Designing Workplaces for Employee Happiness

Workplace values are changing, and for the better. In many of today’s top corporations, productivity is being replaced with engagement as the primary driver for employee policies. Companies are wising up to the idea that happiness can translate to productivity, and that they don’t have to drive with force in order to get things done. Employees who are happy at work are noticeably different from employees who simply show up in order to earn a paycheck. While a certain salary may be able to get people to work longer hours or apply to jobs they aren’t otherwise interested in, it can’t make them committed to a company’s mission or steer them away when a more lucrative opportunity comes along. Plus, studies show that happy employees are 12% more productive than those who are not. In many cases, a higher salary is not a motivator once a specific economic threshold is met. Once people’s basic needs and lifestyle are met, money can’t make them happier. However, creating a workplace where work-life balance is valued, people’s talents are celebrated, and employees can see the difference they’re making can help create a loyal staff. Offering these intangible benefits can motivate employees to work harder and stay at the company longer. If you want to weave happiness into your company culture, there are several ways you can change your building’s infrastructure and policies:
  • Offer comfort – Office spaces are often designed for aesthetics rather than comfort, which makes employees miserable. There is no reason you need an office to look a certain way if it doesn’t serve the person in the chair. Make comfort a priority when choosing furnishings and general building design.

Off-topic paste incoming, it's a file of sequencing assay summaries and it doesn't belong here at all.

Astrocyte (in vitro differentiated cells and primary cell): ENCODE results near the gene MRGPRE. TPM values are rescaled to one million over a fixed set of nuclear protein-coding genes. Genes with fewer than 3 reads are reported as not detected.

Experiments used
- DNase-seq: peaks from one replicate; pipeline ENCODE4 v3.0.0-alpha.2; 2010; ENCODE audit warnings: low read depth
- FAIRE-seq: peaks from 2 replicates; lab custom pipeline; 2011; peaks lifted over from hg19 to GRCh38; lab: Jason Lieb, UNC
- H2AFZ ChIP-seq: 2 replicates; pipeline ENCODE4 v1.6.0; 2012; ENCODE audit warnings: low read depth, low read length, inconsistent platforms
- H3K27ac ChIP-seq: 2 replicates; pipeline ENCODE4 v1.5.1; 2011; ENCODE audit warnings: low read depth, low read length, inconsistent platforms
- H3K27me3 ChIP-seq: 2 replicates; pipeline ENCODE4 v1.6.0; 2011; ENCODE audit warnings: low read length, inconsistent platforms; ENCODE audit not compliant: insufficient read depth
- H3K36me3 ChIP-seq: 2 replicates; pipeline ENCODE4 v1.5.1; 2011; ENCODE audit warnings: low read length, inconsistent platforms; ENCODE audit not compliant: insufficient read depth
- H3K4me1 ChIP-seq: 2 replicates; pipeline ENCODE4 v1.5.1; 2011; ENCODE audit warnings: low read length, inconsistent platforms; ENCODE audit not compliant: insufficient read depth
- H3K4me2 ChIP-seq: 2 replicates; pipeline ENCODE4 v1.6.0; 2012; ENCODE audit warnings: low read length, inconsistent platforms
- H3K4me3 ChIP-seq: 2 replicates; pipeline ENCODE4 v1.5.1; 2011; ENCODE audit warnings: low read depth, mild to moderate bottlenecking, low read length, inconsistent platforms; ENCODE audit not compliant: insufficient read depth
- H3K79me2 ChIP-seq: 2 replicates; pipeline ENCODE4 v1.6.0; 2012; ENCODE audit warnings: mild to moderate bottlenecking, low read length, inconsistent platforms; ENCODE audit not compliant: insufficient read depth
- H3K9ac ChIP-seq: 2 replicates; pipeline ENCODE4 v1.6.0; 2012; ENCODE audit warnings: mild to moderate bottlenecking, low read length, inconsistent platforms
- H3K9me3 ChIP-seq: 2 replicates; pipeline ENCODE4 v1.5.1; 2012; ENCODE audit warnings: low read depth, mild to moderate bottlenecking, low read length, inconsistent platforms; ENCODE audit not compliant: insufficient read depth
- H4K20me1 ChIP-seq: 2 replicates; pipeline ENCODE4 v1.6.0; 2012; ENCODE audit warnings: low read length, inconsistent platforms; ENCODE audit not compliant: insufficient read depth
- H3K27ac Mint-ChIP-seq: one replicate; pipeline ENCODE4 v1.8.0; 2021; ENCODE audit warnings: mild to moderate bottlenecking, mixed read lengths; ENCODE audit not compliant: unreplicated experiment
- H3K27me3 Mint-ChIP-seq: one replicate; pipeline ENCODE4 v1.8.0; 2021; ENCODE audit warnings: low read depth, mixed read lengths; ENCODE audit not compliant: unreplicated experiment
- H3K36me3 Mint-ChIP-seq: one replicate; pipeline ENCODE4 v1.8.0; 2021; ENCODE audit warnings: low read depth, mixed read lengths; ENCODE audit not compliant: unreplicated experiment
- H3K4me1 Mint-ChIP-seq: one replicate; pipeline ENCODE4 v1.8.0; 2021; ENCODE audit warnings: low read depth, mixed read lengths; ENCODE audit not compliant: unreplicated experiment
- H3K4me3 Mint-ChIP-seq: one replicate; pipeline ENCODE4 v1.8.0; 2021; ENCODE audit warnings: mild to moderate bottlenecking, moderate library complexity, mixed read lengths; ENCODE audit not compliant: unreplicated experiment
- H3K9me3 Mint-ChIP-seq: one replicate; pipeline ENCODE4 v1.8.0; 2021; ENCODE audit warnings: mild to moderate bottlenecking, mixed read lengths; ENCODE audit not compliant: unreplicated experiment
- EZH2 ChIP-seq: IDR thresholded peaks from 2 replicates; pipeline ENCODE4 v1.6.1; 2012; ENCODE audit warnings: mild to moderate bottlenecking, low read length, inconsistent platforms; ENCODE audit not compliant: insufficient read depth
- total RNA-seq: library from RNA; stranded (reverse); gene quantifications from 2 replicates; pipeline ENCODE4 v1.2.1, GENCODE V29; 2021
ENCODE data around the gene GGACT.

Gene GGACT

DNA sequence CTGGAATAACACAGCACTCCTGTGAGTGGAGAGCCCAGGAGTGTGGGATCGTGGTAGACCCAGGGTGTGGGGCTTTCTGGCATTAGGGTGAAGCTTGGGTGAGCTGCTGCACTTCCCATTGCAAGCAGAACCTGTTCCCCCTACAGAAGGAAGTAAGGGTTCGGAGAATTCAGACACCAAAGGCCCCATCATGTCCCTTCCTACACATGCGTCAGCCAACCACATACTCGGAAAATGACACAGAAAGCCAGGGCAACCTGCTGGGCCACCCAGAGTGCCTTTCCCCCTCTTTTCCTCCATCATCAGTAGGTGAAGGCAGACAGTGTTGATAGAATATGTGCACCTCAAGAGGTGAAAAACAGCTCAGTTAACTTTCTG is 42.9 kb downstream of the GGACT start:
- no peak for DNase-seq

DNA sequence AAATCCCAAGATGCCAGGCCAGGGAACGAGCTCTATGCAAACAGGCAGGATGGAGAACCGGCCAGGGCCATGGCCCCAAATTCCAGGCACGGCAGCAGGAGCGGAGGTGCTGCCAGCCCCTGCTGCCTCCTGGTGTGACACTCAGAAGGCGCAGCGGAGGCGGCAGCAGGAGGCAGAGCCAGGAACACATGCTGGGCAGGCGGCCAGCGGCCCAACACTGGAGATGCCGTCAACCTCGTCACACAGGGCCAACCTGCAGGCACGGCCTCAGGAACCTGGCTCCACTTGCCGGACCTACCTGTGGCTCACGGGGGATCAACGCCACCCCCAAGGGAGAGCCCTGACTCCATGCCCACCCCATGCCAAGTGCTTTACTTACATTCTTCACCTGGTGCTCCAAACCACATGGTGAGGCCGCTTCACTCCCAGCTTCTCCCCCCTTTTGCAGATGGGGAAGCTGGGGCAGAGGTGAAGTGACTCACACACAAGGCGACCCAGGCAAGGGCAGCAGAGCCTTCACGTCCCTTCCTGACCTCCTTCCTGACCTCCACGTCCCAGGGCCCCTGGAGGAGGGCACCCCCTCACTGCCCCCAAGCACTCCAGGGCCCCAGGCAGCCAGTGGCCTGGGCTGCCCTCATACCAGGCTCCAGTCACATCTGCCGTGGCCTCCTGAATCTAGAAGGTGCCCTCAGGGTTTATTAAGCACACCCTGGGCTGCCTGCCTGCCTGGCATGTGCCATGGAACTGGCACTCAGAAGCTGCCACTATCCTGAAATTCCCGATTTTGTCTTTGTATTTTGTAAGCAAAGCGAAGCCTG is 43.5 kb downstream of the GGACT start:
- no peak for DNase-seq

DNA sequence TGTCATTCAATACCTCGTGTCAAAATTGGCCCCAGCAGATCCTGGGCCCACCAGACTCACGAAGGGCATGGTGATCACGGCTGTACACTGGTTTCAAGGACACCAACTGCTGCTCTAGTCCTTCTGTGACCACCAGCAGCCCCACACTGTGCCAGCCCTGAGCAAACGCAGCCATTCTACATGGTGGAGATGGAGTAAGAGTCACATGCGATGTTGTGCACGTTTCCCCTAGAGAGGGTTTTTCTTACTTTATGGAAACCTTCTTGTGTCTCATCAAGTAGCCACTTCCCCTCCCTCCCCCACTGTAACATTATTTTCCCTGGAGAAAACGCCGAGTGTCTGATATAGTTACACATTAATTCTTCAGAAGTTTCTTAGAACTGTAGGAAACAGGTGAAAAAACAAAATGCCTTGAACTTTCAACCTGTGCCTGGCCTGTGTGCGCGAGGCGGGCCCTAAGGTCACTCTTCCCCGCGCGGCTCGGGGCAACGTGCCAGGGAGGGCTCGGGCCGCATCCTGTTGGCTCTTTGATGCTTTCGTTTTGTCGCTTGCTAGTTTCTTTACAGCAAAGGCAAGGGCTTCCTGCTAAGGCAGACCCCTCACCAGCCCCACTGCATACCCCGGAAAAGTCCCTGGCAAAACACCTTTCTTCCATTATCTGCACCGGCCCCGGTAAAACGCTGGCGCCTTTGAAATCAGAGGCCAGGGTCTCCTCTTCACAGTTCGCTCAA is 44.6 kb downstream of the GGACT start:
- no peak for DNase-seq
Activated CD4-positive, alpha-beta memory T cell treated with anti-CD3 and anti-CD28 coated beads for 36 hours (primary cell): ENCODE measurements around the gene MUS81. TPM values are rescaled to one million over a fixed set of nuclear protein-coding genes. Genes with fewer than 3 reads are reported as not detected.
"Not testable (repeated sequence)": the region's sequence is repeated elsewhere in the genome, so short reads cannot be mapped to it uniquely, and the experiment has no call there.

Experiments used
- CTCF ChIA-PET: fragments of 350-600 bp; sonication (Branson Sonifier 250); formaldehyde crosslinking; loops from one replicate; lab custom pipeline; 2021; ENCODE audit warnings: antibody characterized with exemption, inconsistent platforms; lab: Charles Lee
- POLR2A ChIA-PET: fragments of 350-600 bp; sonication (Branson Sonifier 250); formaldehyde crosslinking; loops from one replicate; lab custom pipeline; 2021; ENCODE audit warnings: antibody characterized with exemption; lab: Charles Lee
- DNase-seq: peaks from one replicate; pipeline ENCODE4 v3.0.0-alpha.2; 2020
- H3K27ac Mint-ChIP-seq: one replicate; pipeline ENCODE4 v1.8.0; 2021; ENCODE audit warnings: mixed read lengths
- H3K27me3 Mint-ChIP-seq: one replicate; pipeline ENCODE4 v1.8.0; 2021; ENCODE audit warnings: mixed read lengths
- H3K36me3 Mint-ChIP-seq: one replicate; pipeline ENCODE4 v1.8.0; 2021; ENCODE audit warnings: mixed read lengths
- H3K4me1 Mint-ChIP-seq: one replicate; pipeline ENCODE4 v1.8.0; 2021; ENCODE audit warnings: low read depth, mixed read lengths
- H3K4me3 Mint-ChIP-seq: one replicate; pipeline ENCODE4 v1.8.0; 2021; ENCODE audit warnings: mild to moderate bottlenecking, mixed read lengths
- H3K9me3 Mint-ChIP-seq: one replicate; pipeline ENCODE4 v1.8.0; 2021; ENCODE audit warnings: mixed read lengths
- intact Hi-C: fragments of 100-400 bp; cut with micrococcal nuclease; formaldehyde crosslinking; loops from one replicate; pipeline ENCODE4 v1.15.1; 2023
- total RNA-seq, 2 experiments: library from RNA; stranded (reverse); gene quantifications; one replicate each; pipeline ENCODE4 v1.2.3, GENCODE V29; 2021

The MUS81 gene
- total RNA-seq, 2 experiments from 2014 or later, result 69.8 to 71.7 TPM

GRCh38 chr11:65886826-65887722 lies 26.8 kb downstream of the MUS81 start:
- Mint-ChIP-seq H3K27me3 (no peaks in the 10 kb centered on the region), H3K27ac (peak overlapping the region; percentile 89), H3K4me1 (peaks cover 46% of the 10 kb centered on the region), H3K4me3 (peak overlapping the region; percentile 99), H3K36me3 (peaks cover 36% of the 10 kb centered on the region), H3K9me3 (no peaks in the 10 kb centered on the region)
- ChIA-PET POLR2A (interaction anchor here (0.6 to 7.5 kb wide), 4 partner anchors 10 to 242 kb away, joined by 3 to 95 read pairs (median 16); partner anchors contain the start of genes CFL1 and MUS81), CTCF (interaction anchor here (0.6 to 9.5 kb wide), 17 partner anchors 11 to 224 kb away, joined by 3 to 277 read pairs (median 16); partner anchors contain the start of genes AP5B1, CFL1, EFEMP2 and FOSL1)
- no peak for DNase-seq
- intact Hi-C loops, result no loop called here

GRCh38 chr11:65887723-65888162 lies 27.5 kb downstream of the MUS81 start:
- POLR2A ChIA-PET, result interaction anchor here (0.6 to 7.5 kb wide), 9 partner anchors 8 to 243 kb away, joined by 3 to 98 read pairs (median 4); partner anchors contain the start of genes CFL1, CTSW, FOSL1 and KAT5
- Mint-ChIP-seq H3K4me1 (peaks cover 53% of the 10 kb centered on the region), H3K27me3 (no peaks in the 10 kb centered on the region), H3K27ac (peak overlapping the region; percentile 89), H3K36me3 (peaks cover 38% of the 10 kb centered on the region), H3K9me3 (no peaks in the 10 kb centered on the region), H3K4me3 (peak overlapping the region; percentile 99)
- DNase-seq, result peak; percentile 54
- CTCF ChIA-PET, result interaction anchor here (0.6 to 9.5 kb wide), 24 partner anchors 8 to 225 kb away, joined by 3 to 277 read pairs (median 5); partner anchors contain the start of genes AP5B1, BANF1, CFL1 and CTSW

• Create inviting outdoor spaces – Being trapped in a sterile, artificial office all day is the fear of many modern employees. They want to feel not only mentally engaged but physically cared for as well. Providing places outside where employees can walk, get fresh air, and enjoy a little sunshine can help them feel less trapped and isolated at work.
  • Support work-life balance suited to individual needs – Culture is adapting to all types of lifestyles and all types of work schedules, from the part-timer to the workaholic. By allowing people to choose the rok-life balance they want through part-time, work-from-home, and accommodating vacation options, you can engage employees at the stage in life they’re currently experiencing.
We spend a third of our lives at work – making the office a place where that time can be enjoyed is the key to employee retention and productivity over the long haul. To learn more about ways you can improve your facility for employee health and happiness, visit our Resource Center.

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